Except for the history of tobacco, no other Kentucky field crop has undergone so many frustrating turns of fortune, or come under such intensive scrutiny. In recent years, and in an era when Kentucky farmers are seeking so diligently for an alternative cash crop to tobacco, some attention has been focused on a renewal of hemp production. Proponents in Kentucky, Missouri, Colorado, and possibly other states have sought legislative sanctions to grow hemp. Some have suggested the crop would eliminate weeds, enrich soils, and lead to the possible discovery of new and as yet unidentified products. The new proposals to legalize the growing of hemp in Kentucky assume some complex social, legal, and economic considerations if not outright barriers.

Except for the history of tobacco, Kentucky field

Up to the close of the 1930s, no Kentucky state or local historian had undertaken the necessary research or the writing of an objective history of hemp growing in Kentucky. Earlier historians gave only slight attention to the subject, if they mentioned it at all. For instance, Richard H. Collins gave more space in his two-volume history to the killing of a huge rattlesnake in Bullitt County than to hemp. Tangentially, James Lane Allen cast a gossamer of romance over the subject in his novel Reign of Law. Contemporary newspapers published only brief notices and advertisements on the subject.

A candidate for a master’s degree in history at the University of Kentucky in 1936, James F. Hopkins set out to close this important gap in the history of Kentucky agriculture. At that date, the subject had relevance because the cultivation, processing, and marketing of hempen fiber was in a closing phase of its history. Too, the production of hemp historically bore a close relationship to the economic, social, and political history of the Commonwealth.

The growing of hemp had a tradition reaching back to the opening of the Kentucky frontier itself. Hemp seeds were among the baggage brought westward by pioneer settlers. The opening decade of the nineteenth century was an opportune era for the Kentucky hemp producers. This was also the time when the production of cotton was being expanded rapidly in the Old Southwest, and this opened a potentially rich market for hemp farmers in the production of cotton bale rope and bagging instead of cotton materials.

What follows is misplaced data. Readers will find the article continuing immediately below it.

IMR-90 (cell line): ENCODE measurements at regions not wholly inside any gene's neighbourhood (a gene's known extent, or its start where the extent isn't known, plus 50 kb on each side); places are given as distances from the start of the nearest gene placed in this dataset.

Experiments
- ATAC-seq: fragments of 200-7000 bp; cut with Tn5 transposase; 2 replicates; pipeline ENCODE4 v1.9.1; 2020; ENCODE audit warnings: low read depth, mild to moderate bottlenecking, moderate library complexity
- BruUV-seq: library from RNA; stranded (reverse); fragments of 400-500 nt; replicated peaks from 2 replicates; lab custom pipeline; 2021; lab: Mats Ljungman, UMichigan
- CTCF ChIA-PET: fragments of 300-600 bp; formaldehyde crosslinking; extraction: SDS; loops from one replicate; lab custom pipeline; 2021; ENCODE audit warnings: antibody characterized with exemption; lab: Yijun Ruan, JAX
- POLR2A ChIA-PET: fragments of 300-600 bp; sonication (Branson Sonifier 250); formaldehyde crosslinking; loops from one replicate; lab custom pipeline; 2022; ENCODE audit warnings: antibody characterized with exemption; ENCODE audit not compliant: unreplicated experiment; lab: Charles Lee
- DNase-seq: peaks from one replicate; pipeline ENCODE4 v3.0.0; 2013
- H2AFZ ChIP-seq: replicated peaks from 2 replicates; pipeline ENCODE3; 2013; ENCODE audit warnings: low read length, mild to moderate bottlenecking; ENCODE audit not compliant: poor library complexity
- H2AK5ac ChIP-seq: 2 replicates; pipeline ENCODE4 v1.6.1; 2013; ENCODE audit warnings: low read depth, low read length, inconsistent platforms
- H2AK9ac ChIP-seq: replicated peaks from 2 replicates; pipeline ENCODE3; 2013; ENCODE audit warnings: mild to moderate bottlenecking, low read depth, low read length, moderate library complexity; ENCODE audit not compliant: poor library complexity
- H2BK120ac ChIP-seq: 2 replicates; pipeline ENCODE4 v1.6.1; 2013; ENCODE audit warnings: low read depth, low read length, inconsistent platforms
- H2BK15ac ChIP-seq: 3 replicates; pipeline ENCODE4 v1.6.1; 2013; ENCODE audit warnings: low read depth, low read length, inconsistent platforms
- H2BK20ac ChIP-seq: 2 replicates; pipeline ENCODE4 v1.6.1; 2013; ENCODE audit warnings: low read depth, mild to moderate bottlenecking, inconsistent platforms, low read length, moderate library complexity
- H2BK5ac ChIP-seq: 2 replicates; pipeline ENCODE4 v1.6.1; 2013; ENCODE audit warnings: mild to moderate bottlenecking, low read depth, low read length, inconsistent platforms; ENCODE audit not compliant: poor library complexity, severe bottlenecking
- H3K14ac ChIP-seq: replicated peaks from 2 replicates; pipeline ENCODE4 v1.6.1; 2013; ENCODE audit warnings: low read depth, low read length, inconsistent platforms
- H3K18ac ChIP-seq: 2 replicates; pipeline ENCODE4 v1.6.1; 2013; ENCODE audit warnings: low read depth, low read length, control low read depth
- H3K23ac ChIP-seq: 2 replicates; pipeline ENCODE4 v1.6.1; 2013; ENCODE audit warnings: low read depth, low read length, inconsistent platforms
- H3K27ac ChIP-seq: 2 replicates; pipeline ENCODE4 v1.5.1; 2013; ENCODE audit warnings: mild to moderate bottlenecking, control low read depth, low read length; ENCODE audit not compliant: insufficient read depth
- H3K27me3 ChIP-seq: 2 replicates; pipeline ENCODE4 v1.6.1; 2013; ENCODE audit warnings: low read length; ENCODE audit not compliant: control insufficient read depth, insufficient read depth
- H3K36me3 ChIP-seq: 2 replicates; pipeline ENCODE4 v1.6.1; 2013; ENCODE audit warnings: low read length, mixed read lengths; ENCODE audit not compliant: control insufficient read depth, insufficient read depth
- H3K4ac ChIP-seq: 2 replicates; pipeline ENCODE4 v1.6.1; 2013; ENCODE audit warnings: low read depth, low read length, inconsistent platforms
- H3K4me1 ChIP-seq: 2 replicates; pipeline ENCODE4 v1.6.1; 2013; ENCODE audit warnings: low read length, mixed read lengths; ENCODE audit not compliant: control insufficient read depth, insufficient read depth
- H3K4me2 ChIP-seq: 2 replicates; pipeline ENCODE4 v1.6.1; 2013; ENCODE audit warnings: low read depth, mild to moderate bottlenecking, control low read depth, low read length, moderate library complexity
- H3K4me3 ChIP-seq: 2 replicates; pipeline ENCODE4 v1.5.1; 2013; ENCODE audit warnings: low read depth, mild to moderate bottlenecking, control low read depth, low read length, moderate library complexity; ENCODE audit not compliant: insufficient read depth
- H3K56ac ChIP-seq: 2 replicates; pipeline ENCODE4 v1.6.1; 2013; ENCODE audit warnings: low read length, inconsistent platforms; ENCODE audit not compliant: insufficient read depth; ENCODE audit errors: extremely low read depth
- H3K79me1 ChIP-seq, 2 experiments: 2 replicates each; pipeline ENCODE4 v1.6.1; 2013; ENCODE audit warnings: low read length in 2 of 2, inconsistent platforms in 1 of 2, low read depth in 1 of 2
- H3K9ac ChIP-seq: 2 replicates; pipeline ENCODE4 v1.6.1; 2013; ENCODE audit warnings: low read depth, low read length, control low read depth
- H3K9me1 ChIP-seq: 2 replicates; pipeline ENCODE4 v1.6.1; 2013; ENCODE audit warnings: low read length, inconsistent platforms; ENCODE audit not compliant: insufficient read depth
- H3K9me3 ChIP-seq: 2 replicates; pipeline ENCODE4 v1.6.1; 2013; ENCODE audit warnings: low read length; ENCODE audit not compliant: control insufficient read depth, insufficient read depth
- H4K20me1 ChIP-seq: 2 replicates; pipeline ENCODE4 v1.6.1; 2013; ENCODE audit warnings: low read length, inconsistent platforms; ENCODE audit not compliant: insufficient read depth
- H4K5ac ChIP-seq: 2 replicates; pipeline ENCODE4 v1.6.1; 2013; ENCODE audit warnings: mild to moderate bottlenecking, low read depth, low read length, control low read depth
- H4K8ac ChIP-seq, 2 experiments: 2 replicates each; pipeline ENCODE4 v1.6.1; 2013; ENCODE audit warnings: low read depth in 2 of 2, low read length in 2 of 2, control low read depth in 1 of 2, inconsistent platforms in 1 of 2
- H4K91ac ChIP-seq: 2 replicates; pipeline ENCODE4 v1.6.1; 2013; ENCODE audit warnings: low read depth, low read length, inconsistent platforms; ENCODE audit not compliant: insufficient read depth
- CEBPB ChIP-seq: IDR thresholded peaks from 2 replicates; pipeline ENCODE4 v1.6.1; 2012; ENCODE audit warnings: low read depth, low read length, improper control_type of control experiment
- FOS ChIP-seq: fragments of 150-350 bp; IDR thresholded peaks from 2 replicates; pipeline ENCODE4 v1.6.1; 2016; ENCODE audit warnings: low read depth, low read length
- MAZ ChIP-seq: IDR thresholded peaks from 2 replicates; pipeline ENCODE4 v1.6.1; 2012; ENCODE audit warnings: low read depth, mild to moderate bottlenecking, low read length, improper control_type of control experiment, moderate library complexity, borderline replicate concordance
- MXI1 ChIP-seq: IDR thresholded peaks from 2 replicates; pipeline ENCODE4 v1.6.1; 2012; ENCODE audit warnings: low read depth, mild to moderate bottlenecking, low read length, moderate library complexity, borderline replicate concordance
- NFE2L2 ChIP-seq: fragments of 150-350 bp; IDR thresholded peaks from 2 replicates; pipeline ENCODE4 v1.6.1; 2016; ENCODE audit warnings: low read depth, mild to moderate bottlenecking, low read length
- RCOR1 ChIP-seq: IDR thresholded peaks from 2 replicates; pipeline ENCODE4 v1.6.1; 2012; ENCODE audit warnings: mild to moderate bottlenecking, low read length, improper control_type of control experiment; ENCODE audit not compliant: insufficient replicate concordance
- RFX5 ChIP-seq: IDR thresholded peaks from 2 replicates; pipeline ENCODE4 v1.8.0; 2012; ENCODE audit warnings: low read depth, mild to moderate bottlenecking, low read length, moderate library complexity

Later as a doctoral candidate at Duke University Hopkins expanded his study of the hemp industry, and the result was the basic text from which this book grew. No other Kentucky field crop, with the exception of tobacco, became involved in so many issues. As Hopkins noted in his introduction to this book, the crop was a mainstay of slavery in Kentucky, and conversely slavery was a mainstay of hemp growing and processing. No other Kentucky agricultural crop was so dependent upon such specialized markets as hemp.

Added to this was the fact that its economic feasibility was so dependent on finding a stable market, a favoring political climate, and relative freedom from competing fibers.

The production of hemp, and the processing of its fiber, was always a labor-intensive operation. Every phase of its production, planting, cutting, breaking, and fabrication, required the use of intensive physical labor. The cutting, shocking, rotting, and breaking of the crop were arduous tasks, as was the conversion of the fiber into cotton bagging, coarse fabrics, and bale rope. Throughout the nineteenth century there were only limited mechanical devices for the processing of hemp. When Hopkins began his research, there remained only a limited number of hemp farmers in the Central Bluegrass counties. He did have an opportunity to see the processes of field production. Hemp growing in 1935 was no less laborious than it had been in 1835.

Then, in the late 1930s there appeared a slight suspicion that the hemp plant had a narcotic or mind-altering chemical property. Soon after World War II the Federal Bureau of Investigation appealed to the Department of History at the University of Kentucky to supply possible information about the smoking of hemp blooms and leaves in earlier years. There seemed to have been some on the parts of slaves, and later field laborers. A case of a slave smoking hemp in the neighborhood of Owensboro could be documented, but there was a vagueness about other instances.

No library or archival depository in Kentucky in 1940 contained more than a scattering of primary documentary materials relating to the growing of hemp in the state. No one had investigated the rich lodes of information contained in estate settlement inventories deposited in county clerk offices. The legislative journals and Acts of the Kentucky General Assembly contain only scattered bits of information, as Adelaide Hasse indicated in the Kentucky section of her Index of Economic Materials in the States of the United States.

Often it is difficult to differentiate hemp from flax production in some of the statistical tables, since they were frequently listed together. Both fibers had local domestic significance, as indicated by the number of flax spinning wheels and looms noted in estate inventories, and the mention of linsey-woolsey fabric. There appeared in these inventories listings of reap hooks, breaks, stocks of hemp, and fiber seeds.